A worker who took opioids for his chronic pain couldn’t bring a disability discrimination suit against his employer after being terminated by directors who were allegedly unaware of his medical condition, a federal judge in Rhode Island recently ruled.
Employee David Saad went to work as an assistant marketing manager for a tech company and was soon placed on a “performance plan” with several specific issues that he needed to address.
Within a couple of months, the company’s manager of “health and well-being” learned that Saad suffered from chronic pain and had requested an OxyContin dosage increase. The manager met with Saad and asked if he needed accommodation and he declined one.
Meanwhile, Saad allegedly failed to make the improvements called for in his plan. When he met with directors of marketing and HR to discuss his performance issues, including reports that he had badmouthed management to co-workers, he denied the accusations. The directors decided a week later to terminate him.
Plenty of employers find themselves in hot water for not managing the termination process in a smart manner and for wrongly seeking out information on their workers’ medical situations.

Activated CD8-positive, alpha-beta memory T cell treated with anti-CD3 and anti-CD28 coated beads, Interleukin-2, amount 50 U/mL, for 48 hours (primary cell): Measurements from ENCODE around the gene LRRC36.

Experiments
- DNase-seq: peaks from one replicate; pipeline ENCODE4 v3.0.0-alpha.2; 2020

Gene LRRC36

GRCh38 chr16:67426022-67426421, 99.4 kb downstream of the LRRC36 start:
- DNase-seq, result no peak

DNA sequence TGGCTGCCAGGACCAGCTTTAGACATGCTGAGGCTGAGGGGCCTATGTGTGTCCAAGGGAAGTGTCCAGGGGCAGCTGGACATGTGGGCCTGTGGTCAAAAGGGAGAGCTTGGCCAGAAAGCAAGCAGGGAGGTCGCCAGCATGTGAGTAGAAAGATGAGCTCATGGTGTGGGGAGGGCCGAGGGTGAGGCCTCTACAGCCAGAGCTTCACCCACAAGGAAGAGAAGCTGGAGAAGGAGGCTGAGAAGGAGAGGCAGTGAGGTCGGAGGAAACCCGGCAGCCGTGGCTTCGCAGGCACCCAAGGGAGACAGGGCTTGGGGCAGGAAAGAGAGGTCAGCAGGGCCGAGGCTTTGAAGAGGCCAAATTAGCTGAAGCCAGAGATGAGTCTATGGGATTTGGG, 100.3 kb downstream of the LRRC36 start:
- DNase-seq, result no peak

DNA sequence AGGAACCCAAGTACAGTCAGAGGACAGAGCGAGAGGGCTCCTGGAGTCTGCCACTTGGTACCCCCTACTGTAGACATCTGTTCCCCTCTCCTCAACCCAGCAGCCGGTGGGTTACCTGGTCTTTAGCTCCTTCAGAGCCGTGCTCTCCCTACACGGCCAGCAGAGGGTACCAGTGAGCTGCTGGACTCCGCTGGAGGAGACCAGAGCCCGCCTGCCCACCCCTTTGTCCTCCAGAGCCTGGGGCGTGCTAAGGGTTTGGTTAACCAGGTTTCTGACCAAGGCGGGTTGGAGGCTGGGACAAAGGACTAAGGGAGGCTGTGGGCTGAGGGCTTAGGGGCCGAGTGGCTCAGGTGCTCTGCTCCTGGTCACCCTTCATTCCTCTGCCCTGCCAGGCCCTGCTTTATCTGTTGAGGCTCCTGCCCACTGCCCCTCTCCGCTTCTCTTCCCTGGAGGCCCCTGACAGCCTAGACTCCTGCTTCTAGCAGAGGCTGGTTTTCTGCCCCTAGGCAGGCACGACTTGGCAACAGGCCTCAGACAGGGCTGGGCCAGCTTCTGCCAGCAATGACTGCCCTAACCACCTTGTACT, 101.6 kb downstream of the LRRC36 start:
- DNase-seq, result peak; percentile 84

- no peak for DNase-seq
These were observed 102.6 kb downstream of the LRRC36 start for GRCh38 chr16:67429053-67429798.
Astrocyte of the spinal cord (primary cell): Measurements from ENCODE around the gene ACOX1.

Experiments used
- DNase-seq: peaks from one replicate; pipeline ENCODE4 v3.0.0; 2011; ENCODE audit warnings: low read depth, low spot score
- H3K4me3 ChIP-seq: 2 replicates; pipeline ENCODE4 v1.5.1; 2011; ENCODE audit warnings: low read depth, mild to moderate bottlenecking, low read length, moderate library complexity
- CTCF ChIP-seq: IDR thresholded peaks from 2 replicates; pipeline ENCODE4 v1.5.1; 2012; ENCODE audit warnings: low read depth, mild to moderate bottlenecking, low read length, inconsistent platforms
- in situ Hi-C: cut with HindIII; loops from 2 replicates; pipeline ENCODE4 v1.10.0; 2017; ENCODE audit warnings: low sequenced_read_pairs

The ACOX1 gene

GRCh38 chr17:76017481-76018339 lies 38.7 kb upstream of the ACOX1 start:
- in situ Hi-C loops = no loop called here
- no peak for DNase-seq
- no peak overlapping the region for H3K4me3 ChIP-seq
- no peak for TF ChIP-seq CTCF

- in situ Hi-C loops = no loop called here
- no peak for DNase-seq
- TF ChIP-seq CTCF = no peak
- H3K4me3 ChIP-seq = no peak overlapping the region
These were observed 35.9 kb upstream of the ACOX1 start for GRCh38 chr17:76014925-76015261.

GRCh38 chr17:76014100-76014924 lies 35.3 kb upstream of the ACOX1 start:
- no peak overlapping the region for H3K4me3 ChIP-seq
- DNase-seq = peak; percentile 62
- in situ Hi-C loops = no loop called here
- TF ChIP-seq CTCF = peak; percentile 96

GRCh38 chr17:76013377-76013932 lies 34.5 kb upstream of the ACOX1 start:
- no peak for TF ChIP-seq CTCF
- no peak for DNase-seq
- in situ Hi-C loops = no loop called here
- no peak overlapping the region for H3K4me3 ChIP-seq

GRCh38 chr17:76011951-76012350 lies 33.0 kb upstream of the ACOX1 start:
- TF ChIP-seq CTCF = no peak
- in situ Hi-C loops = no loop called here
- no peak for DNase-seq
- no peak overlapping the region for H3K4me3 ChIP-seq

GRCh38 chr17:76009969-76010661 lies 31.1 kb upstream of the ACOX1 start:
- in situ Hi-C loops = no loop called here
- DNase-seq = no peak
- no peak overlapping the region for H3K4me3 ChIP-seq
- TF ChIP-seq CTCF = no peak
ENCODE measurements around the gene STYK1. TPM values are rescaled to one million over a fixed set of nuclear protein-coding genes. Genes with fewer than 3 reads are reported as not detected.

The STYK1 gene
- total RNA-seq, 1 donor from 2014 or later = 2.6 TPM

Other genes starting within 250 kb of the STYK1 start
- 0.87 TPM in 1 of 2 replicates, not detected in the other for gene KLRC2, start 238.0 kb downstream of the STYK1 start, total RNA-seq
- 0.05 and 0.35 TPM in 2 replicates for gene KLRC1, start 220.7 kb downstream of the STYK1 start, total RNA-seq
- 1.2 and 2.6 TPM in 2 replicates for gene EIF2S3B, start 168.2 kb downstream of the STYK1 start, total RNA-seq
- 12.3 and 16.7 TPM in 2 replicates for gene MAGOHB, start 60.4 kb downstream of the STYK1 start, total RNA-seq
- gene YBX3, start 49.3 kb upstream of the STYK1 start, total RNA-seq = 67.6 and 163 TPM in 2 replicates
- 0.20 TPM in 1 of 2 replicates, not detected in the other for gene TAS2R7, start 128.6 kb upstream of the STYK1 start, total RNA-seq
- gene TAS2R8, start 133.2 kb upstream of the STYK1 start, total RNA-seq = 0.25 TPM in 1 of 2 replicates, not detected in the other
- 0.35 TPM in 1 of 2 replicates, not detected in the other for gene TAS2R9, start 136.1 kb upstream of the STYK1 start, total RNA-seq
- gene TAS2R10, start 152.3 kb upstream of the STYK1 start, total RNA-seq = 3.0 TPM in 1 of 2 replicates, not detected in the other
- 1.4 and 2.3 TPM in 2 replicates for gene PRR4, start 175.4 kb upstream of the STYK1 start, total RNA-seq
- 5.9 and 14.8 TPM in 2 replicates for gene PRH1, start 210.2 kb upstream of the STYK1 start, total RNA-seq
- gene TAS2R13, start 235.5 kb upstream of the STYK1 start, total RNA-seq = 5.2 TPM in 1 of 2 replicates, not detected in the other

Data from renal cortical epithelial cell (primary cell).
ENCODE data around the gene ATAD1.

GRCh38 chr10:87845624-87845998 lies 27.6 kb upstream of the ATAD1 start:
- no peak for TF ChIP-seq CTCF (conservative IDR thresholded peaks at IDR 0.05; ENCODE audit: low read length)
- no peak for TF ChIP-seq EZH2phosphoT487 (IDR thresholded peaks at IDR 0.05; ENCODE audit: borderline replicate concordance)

Saad brought a disability discrimination suit, but the employer argued that the directors had not heard about his medical condition or his opioid use, so he couldn’t show that he had been discriminated against based on his disability. Additionally, the employers argued the company had a legitimate nondiscriminatory reason to fire him.
The judge agreed and dismissed the claim. Still, plenty of employers find themselves in hot water for not managing the termination process in a smart manner and for wrongly seeking out information on their workers’ medical situations. That’s why you should talk to an employment attorney to review your policies and training. Otherwise, you might not end up as lucky as this employer.